There are early indications that the Sahuarita Unified School District is recovering after losing about 9% of its students in 2020, but the district’s proposed budget still took a hit as a result of the drop.
On Wednesday, the proposed Maintenance & Operations budget of $42,859,442 was presented to the Governing Board. The district is confident the budget will allow it to continue services, programs and staffing without cuts, but they saw a decrease in several areas because of the enrollment drop.In total, the budget saw a decrease of over $714,000.
Superintendent Manny Valenzuela said there are still uncertainties about school finances this year but the budget will support their work.
“We feel confident at this point, based on what we know right now, that our priorities will be preserved,” he said. “We will keep people employed and continue implementation of our programs without systematic cuts.”
There were several categories in the budget affected by the lower enrollment data from 2020.
•Money from a voter-approved 14% Maintenance and Operations override decreased by $408,923 from last year.
•The Prop 123 adjustment saw a $14,543 drop. The proposition was passed in 2016, and allowed for an increase in payouts from the State Land Trust of 6.9 percent per year for the next decade for schools.
•SUSD lost $290,756 in District Additional Assistance, a state revenue source that districts can use for classroom resources and capital funding.
Budgeting this year took a cautious approach, and when they could, SUSD used a flat rate of enrollment, or the enrollment numbers at the end of May.
“We approached this from the standpoint of being very conservative and not making assumptions,” Valenzuela said. “We hope some of our enrollment declines are recovered this year.”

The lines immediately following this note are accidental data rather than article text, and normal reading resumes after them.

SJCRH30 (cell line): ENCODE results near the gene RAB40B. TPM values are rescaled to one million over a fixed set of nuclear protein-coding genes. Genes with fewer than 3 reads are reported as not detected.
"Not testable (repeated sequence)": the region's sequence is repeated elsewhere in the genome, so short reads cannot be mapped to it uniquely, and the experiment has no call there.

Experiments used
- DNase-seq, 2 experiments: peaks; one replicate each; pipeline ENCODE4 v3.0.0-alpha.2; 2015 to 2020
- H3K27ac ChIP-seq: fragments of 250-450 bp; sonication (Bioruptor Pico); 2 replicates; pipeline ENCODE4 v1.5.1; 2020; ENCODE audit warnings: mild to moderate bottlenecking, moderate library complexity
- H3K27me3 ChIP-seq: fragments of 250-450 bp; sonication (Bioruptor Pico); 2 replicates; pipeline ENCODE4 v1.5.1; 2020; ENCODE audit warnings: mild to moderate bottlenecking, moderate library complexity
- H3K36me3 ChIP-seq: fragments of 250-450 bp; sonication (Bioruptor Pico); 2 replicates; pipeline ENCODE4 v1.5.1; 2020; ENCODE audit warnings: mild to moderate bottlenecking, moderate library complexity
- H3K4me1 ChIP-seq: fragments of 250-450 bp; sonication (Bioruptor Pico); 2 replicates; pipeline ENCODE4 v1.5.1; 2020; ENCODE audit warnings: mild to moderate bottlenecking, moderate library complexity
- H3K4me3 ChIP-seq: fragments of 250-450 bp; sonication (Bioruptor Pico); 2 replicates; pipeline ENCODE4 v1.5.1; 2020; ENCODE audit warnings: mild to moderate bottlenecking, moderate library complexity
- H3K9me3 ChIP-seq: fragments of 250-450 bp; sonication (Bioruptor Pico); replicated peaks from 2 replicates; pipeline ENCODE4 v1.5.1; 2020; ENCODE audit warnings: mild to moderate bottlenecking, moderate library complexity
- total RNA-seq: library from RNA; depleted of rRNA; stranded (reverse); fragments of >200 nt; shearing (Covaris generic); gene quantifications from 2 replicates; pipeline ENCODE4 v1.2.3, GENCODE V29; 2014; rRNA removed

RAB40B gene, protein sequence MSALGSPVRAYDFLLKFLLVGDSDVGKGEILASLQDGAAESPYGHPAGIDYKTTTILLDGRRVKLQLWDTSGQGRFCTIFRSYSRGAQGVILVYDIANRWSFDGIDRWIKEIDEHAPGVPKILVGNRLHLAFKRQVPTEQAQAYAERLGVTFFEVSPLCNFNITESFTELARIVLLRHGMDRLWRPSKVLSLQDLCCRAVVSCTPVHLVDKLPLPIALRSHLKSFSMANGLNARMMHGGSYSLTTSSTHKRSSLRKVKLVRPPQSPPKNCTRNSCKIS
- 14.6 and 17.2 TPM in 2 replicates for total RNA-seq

Valenzuela said the enrollment numbers are difficult to predict or analyze right now because there is still time to register for school. But the district has seen kindergarten enrollment rise by almost 20% over last year, which Valenzuela called “a good message of hope and optimism.”
The district has been focused on several efforts to bring back students it lost in the pandemic to home school or other options.
Along social media and flyers, it has done virtual open houses and reached out directly to SUSD students who have left.
“Principals and office staff took the list and made personal calls to those students checking in and seeing how they’re doing, inviting them to consider coming back,” he said. “We’ve had a favorable response and a lot of folks have made decisions this year with a desire to come back.”
Another challenge with the district’s budget is that the state budget was still unknown at the time after back and forth in the Legislature. It was approved Friday.
SUSD leadership is sure that additional funding sources from the Legislature will soon be more clear, and they expect more federal COVID-19 support dollars to come in.
While the budget did see losses due to the decline in enrollment in 2020, Valenzuela said other funding within the budget will compensate for it.
“We anticipate to cover or offset the deficits through utilization of our carry-forward and anticipated one-time monies such as federal stimulus dollars made available for this purpose,” he said.
The district has until July 15 to submit a final budget.